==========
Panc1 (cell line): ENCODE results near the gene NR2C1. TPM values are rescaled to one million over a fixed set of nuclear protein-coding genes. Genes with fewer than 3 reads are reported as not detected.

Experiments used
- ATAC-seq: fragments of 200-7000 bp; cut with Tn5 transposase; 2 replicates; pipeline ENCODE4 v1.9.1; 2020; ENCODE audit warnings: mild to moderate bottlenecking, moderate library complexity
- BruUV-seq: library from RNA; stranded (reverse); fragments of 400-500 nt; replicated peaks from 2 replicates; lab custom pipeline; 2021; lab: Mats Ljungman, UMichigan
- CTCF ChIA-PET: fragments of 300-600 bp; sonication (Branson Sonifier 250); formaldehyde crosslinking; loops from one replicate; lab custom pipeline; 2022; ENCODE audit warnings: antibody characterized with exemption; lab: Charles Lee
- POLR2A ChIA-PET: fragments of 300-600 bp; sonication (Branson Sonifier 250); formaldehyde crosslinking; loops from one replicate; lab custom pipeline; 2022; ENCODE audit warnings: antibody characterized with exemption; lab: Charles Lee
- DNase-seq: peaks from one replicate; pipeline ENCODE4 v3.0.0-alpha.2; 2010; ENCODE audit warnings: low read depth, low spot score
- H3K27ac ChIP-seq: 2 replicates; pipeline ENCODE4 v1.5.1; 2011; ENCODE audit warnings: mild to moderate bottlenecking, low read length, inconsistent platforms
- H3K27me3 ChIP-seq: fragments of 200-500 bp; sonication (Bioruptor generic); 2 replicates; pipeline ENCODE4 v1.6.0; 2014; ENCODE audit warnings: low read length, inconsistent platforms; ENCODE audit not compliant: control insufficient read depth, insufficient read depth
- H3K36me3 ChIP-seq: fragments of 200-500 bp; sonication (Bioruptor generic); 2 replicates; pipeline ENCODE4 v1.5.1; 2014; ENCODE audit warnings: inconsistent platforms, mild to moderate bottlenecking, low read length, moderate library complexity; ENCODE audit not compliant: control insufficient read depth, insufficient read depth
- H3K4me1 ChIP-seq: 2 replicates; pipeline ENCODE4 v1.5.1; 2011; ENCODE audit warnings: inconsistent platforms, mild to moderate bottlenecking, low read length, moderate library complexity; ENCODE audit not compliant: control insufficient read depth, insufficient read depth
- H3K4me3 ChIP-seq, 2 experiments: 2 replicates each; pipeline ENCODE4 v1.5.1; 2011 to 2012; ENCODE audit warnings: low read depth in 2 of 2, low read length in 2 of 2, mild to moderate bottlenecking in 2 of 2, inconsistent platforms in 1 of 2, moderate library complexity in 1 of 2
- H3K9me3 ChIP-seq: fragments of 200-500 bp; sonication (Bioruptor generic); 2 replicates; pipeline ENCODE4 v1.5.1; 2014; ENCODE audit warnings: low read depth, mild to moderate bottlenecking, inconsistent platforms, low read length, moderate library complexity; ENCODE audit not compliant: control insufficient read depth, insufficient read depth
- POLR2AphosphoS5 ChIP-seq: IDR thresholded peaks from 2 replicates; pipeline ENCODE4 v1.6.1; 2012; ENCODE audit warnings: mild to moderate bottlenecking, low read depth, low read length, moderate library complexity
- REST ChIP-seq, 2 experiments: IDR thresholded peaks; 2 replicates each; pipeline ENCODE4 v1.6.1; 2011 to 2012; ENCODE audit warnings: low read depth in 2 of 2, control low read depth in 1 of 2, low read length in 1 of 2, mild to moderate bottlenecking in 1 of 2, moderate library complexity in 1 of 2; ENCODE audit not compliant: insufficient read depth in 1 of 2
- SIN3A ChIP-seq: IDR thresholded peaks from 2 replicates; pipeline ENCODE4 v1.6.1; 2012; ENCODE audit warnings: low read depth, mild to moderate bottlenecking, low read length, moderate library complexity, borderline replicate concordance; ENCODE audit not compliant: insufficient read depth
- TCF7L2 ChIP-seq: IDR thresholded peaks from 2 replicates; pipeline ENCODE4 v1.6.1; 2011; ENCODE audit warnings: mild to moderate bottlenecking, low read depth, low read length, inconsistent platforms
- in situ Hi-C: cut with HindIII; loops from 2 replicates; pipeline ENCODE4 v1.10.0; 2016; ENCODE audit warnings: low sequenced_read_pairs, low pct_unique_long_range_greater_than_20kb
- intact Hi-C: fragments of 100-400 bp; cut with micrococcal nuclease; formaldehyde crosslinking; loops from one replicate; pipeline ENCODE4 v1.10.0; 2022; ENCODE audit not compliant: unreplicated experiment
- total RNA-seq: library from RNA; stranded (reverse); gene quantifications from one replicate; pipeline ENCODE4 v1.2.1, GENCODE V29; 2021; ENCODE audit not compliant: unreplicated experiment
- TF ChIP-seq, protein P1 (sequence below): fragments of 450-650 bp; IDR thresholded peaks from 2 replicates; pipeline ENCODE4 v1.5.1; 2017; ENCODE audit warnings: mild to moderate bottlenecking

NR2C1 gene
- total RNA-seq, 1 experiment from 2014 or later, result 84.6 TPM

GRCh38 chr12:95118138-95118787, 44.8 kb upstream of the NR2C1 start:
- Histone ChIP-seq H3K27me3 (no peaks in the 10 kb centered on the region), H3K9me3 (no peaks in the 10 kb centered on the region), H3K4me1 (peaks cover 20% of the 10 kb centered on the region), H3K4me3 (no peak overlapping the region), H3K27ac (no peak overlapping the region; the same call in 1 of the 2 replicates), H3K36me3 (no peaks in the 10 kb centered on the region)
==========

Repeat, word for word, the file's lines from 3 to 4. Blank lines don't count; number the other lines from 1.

- ATAC-seq: fragments of 200-7000 bp; cut with Tn5 transposase; 2 replicates; pipeline ENCODE4 v1.9.1; 2020; ENCODE audit warnings: mild to moderate bottlenecking, moderate library complexity
- BruUV-seq: library from RNA; stranded (reverse); fragments of 400-500 nt; replicated peaks from 2 replicates; lab custom pipeline; 2021; lab: Mats Ljungman, UMichigan